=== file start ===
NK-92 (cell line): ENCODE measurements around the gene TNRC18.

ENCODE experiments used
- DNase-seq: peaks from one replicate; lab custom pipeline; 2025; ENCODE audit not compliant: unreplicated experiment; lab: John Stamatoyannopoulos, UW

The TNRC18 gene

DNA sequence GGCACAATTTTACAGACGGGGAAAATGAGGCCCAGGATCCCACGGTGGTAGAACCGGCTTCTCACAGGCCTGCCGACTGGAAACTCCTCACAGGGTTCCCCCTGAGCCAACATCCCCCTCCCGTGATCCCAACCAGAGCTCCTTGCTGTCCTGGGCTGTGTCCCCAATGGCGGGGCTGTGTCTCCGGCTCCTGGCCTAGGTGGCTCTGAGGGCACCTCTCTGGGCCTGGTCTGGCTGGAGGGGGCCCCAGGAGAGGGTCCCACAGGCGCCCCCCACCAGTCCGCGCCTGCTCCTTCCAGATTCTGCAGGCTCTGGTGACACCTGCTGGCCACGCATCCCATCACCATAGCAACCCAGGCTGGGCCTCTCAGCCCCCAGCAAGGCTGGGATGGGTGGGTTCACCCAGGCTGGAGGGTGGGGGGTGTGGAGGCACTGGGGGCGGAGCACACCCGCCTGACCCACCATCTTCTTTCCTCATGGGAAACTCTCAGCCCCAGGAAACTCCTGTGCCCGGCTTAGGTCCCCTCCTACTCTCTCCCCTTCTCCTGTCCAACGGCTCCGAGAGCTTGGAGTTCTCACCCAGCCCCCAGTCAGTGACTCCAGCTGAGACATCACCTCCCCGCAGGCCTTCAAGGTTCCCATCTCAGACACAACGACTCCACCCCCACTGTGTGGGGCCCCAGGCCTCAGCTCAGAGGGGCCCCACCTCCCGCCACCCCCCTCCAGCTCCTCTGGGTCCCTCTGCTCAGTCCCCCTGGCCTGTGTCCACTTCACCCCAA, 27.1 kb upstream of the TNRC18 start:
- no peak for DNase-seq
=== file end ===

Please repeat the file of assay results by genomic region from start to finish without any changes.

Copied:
NK-92 (cell line): ENCODE measurements around the gene TNRC18.

ENCODE experiments used
- DNase-seq: peaks from one replicate; lab custom pipeline; 2025; ENCODE audit not compliant: unreplicated experiment; lab: John Stamatoyannopoulos, UW

The TNRC18 gene

DNA sequence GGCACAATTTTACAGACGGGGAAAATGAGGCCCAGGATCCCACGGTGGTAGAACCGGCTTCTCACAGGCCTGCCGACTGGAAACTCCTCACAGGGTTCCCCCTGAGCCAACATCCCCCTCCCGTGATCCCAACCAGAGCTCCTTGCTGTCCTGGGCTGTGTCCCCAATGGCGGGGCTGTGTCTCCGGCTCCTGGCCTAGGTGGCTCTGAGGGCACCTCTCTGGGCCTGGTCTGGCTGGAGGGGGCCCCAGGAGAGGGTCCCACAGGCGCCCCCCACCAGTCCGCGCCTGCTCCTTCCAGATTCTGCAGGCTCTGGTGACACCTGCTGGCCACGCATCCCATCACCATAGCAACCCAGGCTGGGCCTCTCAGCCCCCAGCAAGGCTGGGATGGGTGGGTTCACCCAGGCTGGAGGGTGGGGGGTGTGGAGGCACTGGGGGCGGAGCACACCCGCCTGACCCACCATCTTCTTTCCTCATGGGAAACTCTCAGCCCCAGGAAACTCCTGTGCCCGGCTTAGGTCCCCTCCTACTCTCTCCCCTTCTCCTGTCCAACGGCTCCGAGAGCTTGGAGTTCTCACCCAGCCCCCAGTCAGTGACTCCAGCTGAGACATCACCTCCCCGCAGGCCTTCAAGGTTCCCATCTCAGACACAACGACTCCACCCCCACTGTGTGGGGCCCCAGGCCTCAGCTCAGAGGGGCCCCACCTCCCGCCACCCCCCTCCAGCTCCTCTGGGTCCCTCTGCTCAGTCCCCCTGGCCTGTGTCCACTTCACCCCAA, 27.1 kb upstream of the TNRC18 start:
- no peak for DNase-seq